We paid too much for popcorn, but who cares?
By Slim Randles
Mickey Baker has owned The Strand – our local movie theater – since the new releases starred Virginia Mayo. The Strand, naturally, is an icon here. More than a few of our long-lasting marriages in the area began with a first date there. Most of us have consumed more than our share of Raisinettes and Jujubes while watching Duke Wayne whip the bad guys. We know every inch of The Strand. We know where the rips are in the used-to-be blood-red carpet, which of the seats don’t fold all the way down, which seats are most secluded in case it’s a smooching date. It was ol’ Dud, back when he was about four feet tall, who discovered how to combine chewing gum and the lock on the back door to provide five-finger discounts for friends wanting to watch Victor Mature run around in a loincloth. The Strand, in other words, is a vital part of our past, if not of our lives today.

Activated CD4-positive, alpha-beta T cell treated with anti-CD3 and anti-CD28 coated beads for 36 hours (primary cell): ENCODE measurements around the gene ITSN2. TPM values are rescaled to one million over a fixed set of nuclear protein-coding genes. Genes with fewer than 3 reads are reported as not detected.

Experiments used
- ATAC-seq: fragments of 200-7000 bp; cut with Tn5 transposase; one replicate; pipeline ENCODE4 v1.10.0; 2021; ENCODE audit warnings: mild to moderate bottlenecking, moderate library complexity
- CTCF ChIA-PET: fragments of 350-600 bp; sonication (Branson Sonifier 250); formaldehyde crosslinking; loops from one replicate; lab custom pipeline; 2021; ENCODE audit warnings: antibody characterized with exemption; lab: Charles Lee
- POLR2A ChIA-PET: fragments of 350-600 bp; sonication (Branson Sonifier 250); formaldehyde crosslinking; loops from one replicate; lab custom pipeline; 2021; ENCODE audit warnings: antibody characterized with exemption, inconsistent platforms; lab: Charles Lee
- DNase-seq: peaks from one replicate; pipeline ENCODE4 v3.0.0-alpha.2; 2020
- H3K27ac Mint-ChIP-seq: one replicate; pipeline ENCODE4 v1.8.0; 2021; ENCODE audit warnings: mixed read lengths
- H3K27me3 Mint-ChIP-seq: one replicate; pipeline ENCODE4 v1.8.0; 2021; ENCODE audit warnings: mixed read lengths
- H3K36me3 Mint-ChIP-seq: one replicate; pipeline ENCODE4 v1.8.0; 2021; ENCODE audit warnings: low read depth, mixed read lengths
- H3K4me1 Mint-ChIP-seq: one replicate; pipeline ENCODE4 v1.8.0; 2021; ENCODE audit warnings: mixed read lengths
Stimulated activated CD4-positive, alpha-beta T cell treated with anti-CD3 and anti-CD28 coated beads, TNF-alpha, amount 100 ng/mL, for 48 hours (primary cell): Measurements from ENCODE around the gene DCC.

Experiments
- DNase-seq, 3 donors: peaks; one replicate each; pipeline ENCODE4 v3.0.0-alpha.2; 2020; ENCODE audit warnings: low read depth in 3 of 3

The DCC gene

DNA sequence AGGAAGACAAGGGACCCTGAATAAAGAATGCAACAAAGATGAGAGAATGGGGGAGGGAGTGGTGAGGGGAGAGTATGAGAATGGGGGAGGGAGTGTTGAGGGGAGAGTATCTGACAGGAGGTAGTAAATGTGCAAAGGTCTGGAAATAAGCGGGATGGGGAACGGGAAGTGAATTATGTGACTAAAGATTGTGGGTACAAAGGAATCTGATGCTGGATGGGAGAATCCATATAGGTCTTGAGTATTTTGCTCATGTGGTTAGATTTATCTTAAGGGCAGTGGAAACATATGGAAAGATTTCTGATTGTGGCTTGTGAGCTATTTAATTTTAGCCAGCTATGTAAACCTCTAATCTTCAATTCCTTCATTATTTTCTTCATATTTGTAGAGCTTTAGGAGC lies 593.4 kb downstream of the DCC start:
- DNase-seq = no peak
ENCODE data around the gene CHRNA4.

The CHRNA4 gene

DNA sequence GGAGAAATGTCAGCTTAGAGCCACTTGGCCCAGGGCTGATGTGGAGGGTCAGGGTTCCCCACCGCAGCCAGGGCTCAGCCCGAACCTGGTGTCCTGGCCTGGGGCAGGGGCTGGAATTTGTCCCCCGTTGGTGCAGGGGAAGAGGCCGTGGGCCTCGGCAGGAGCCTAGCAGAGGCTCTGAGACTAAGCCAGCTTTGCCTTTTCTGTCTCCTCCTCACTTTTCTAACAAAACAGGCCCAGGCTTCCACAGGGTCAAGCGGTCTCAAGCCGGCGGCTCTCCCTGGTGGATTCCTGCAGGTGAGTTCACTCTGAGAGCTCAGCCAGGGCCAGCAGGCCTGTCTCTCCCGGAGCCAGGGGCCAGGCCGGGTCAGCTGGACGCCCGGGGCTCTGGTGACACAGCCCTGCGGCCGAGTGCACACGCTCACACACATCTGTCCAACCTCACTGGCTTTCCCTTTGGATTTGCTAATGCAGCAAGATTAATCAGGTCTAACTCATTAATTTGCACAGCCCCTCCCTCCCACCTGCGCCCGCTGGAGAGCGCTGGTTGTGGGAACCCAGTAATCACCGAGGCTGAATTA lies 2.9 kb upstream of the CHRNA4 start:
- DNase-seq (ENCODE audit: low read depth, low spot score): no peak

We seem to just go rent those tapes and disks now and stay home and watch the newer films when we feel like it, and that might be because we now appreciate being able to stop the action for an occasional bathroom break now and then.
Attendance dropped dramatically when home entertainment really hit a lick. But Mickey fought back. He tried the free popcorn route for a while. All he charged for was the butter. Attendance didn’t really pick up, and the popcorn bill was … well, appreciable if not staggering.
Mickey now thinks he has the answer. He bought a disk player thingie that works on a big screen. Then he bought some old movies and lowered the price.
The first night he did this was a triple header, and we all turned out to see our old heroes vanquish Nazis, solve the bank robbery in Cactus Gulch, and find out who really killed the big-city mayor. We paid too much for popcorn, but who cares?
The Strand lives on, even if there is more gray hair there than at a Percheron horse show. Besides, when was the last time you saw The Duke standing 15-feet tall?
Pick up “Home Country: Drama, dreams and laughter from the American heartland” www.lpdpress.com.